(Fig. 2) Growth minus value allocations, 2019 through 2021
Sources: T. Rowe Price Client Investment Platform (CIP); Morningstar Direct.
Based on moderate-risk model allocations and underlying fund exposures as of 12/31/2021. The sample includes 1,159 total models.
Consider a balanced approach to unsettled markets
Proprietary data from our Portfolio Construction Solutions team reveal that many model portfolios used by financial professionals have maintained an overweight to growth stocks at the expense of value over recent years.
As shown in Figure 2, growth allocations were 16 percentage points above value at the end of 2020 versus a seven-point tilt in 2019. Even as performance momentum favored value stocks in 2021, we didn’t see a commensurate adjustment in financial professionals’ portfolios as the tilt toward growth fell only two percentage points to 14% for the year.
Using Morningstar investment category averages, Figure 3 shows the potential benefits of investment style diversification within a U.S. large-cap equity allocation. The analysis compares long-term performance characteristics of three Morningstar U.S. large-cap category averages with two hypothetical blended allocations. The analysis shows that relative to a standalone allocation to U.S. large-cap blend, an equally-weighted blend of all three styles exhibited better returns, more efficient performance, and improved long-term return consistency.
With growth overweights still prevalent amid elevated uncertainty over geopolitics, inflation, interest rates, and moderating economic growth, now may be a good time for financial professionals to reassess equity style allocations in model portfolios and consider shifting to a more neutral position.
Style diversification has improved portfolio performance, efficiency, and consistency.
(Fig. 3) Impact of portfolio diversification across Morningstar style categories.
December 31, 1996, through December 31, 2021
Past performance is not a reliable indicator of future performance.
Source: Morningstar Direct. Calculation benchmark: Morningstar U.S. Large Blend category average. Rolling success rates calculated using 1-month moving windows. Hypothetical blended allocations rebalanced monthly. The hypothetical Large Blend (50%)/Large Growth (50%) portfolio illustrates equal allocations to U.S. Large Blend and U.S. Large Growth Morningstar categories within an allocation to U.S. large-cap stocks. The hypothetical Large Blend (33%)/Large Growth (33%)/Large Value (33%) illustrates allocations to U.S. Large Blend, U.S. Large Growth, and U.S. Large Value Morningstar categories within an allocation to U.S. large-cap stocks.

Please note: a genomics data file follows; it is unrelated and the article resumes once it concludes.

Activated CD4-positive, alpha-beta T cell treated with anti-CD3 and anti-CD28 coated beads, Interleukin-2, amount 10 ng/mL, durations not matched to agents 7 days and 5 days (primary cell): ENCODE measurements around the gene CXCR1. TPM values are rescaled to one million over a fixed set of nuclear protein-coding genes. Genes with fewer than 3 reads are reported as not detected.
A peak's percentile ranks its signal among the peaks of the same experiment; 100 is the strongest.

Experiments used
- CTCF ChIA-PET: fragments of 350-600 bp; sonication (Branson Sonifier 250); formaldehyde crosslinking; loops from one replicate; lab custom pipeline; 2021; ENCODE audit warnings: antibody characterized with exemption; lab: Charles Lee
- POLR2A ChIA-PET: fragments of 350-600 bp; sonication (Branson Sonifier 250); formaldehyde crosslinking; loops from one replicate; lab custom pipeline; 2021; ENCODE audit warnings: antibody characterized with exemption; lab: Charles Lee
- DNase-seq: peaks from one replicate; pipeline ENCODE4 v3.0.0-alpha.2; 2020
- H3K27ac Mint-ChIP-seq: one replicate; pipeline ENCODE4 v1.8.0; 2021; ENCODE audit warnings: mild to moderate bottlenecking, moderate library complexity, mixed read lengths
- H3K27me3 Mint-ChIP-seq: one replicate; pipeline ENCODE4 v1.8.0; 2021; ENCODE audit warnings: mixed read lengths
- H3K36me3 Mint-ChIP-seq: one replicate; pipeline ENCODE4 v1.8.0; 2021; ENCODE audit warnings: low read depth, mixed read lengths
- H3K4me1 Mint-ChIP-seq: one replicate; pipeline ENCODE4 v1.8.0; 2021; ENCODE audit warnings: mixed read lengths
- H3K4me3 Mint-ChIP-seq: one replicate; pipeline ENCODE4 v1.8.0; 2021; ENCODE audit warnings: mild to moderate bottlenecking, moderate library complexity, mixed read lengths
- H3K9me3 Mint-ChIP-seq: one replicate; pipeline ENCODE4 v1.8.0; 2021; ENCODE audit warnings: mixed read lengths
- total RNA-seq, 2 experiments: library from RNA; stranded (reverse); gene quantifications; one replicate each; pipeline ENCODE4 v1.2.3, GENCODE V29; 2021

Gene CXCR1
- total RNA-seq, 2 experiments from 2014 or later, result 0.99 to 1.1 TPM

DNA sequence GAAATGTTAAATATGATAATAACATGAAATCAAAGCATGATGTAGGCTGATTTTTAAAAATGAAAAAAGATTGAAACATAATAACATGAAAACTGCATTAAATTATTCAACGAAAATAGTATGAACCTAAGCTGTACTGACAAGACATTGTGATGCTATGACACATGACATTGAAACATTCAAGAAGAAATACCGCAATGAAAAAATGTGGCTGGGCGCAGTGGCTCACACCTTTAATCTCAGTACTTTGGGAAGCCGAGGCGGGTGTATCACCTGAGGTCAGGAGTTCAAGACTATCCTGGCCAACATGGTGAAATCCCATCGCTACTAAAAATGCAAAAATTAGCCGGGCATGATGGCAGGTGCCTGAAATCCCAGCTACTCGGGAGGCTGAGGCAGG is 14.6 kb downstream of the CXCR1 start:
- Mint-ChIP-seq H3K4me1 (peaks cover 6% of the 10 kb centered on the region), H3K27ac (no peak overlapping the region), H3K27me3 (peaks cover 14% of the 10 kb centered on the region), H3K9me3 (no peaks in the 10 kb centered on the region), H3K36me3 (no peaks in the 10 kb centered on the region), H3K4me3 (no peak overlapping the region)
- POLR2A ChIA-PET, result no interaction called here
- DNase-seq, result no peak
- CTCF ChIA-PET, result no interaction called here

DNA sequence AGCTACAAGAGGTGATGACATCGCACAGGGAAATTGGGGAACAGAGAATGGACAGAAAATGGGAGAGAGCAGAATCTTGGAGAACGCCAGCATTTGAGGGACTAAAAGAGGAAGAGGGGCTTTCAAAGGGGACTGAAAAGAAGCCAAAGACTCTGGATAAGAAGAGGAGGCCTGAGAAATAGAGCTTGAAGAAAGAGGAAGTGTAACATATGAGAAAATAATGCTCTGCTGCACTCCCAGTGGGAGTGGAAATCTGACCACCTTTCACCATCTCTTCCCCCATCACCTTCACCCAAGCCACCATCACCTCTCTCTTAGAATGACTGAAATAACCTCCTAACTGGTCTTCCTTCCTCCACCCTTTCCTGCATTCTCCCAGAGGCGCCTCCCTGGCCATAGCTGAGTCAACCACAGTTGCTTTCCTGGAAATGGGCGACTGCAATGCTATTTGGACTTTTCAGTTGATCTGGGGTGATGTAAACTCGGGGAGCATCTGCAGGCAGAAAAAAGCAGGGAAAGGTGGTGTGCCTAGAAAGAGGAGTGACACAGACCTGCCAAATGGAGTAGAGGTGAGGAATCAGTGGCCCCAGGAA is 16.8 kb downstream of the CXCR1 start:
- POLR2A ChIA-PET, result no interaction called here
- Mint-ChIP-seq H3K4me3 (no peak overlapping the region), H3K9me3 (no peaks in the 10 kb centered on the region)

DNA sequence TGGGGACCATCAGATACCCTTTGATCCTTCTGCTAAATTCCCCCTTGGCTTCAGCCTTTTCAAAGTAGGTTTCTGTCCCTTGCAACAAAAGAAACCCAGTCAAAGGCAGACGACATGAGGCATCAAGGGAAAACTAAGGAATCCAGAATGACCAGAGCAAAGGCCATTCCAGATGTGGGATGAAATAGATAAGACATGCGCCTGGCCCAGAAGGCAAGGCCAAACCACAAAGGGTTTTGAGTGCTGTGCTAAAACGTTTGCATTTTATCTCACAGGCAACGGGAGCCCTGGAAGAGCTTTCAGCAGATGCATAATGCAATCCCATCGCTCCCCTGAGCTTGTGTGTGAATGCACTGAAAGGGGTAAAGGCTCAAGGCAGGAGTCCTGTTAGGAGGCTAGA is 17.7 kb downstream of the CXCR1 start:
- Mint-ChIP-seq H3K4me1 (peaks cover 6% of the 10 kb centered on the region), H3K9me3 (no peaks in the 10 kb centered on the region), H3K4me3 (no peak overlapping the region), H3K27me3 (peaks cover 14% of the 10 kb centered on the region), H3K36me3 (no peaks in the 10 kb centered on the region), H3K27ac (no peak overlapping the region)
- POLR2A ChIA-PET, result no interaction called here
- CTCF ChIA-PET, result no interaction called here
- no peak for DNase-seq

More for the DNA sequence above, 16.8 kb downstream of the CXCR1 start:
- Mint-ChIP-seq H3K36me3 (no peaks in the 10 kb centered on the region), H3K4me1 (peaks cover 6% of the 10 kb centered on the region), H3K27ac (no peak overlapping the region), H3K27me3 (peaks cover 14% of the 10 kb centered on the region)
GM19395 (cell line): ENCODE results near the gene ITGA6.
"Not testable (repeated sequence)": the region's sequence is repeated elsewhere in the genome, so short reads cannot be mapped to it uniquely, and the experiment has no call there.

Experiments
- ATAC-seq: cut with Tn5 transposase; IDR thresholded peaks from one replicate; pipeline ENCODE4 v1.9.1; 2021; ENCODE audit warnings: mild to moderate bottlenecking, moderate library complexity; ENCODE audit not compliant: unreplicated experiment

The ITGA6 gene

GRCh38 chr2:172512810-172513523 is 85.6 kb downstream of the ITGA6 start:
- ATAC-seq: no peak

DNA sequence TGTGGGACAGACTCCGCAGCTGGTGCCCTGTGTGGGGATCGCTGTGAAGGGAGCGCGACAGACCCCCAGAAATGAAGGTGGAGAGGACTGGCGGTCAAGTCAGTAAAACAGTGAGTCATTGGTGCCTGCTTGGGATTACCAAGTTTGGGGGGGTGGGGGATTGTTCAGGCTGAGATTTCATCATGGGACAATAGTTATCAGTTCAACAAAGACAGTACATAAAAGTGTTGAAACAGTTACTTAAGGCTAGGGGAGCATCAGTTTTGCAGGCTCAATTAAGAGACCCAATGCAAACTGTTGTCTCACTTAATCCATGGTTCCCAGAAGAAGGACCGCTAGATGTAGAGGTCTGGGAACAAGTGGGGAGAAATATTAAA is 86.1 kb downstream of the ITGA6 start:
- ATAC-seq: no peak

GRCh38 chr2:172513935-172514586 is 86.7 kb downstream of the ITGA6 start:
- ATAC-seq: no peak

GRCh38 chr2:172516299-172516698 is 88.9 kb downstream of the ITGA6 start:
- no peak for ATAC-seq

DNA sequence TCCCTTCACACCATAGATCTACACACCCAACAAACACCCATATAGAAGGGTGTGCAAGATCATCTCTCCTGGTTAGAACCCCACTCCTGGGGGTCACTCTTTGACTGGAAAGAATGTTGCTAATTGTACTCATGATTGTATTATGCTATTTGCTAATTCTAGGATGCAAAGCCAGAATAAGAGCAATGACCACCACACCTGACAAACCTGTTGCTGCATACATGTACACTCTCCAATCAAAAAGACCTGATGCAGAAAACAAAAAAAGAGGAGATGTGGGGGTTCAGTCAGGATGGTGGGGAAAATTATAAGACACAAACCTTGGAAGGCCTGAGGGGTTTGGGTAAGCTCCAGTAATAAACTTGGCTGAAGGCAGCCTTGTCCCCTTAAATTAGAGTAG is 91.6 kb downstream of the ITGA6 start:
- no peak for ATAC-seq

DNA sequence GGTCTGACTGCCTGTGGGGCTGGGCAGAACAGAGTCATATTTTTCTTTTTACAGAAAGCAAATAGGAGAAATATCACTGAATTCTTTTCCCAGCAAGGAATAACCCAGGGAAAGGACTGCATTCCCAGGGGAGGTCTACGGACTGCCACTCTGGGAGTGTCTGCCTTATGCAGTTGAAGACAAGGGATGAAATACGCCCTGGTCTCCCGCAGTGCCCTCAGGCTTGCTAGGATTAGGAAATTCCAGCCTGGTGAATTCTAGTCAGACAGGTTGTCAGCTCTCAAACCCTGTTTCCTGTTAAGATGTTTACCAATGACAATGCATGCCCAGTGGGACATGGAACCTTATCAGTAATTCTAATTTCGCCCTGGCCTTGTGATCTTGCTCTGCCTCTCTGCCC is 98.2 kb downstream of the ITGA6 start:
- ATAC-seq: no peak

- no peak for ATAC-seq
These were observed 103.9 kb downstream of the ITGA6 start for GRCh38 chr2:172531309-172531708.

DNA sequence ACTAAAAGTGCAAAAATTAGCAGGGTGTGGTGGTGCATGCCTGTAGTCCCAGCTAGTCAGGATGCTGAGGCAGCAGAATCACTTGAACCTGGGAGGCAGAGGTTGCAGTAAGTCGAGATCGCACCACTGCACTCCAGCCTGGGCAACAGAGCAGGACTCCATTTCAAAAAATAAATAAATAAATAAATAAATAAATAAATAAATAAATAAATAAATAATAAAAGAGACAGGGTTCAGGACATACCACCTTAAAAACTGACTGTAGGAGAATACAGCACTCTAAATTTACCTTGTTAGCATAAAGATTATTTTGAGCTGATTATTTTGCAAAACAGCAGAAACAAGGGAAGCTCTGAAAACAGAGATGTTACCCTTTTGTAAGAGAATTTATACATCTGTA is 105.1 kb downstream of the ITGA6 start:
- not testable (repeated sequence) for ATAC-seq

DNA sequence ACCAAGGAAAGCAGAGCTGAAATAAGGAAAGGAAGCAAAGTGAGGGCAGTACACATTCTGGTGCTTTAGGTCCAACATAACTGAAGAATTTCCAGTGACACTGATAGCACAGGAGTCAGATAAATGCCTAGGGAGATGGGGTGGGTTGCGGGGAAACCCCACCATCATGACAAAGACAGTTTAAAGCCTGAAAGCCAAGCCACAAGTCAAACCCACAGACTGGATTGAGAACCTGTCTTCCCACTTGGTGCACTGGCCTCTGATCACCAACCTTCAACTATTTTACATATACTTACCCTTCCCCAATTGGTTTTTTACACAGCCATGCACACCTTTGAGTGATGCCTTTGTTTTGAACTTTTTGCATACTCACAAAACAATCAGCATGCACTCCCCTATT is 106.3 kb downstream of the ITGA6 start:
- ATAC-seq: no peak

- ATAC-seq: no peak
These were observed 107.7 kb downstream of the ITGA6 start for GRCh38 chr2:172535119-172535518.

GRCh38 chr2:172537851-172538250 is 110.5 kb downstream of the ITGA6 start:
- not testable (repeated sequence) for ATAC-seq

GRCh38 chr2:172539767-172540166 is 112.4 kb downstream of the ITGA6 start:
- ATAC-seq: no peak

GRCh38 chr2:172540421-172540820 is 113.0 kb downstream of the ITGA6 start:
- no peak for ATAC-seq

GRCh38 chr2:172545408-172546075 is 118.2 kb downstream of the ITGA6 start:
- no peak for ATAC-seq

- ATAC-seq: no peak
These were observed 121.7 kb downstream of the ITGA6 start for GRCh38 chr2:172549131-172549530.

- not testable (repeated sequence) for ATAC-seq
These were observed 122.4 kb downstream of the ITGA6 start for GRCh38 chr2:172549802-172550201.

The performance shown is hypothetical for illustrative purposes only and does not represent the performance of a specific investment product or portfolio. Performance does not reflect the expenses associated with the management of an actual portfolio and is not a guarantee of future results. Illustration assumes reinvestment of income and no transaction costs or taxes. Morningstar category average performance is calculated net of fees and the underlying allocations are rebalanced monthly. Dividends and capital gains distributions are reinvested monthly. Actual results may differ significantly from those shown above.
Our expertise could enhance your portfolios
If you’re looking to adopt a more balanced approach to equity styles in your client portfolios, we can help. Built on the same foundation that supports our world-class Multi-Asset Division, our integrated suite of Portfolio Construction Solutions is designed to help you improve investment outcomes and position your practice for success. Contact your T. Rowe Price representative to learn more.
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Sharpe Ratio: An investment measurement that is used to calculate the average return beyond the risk-free rate of volatility per unit.
Standard Deviation: Indicates the volatility of a portfolio’s total returns as measured against its mean performance.
Risks: Investing involves risk, including loss of principal. Diversification neither assures a profit nor eliminates the risk of experiencing investment losses.
Value investing is subject to the risk that the market will not recognize a security’s intrinsic value for a long time or that a stock judged to be undervalued may actually be appropriately priced. Value and growth investing styles may fall out of favor, which may result in periods of underperformance.
This material is provided for general and educational purposes only and not intended to provide legal, tax, or investment advice. This material does not provide recommendations concerning investments, investment strategies, or account types; it is not individualized to the needs of any specific investor and not intended to suggest any particular investment action is appropriate for you, nor is it intended to serve as the primary basis for investment decision-making. T. Rowe Price group of companies, including T. Rowe Price Associates, Inc., and/or its affiliates, receive revenue from T. Rowe Price investment products and services.
The views contained herein are those of authors as of March 2022 and are subject to change without notice; these views may differ from those of other T. Rowe Price associates.
Past performance cannot guarantee future results. All charts and tables are shown for illustrative purposes only.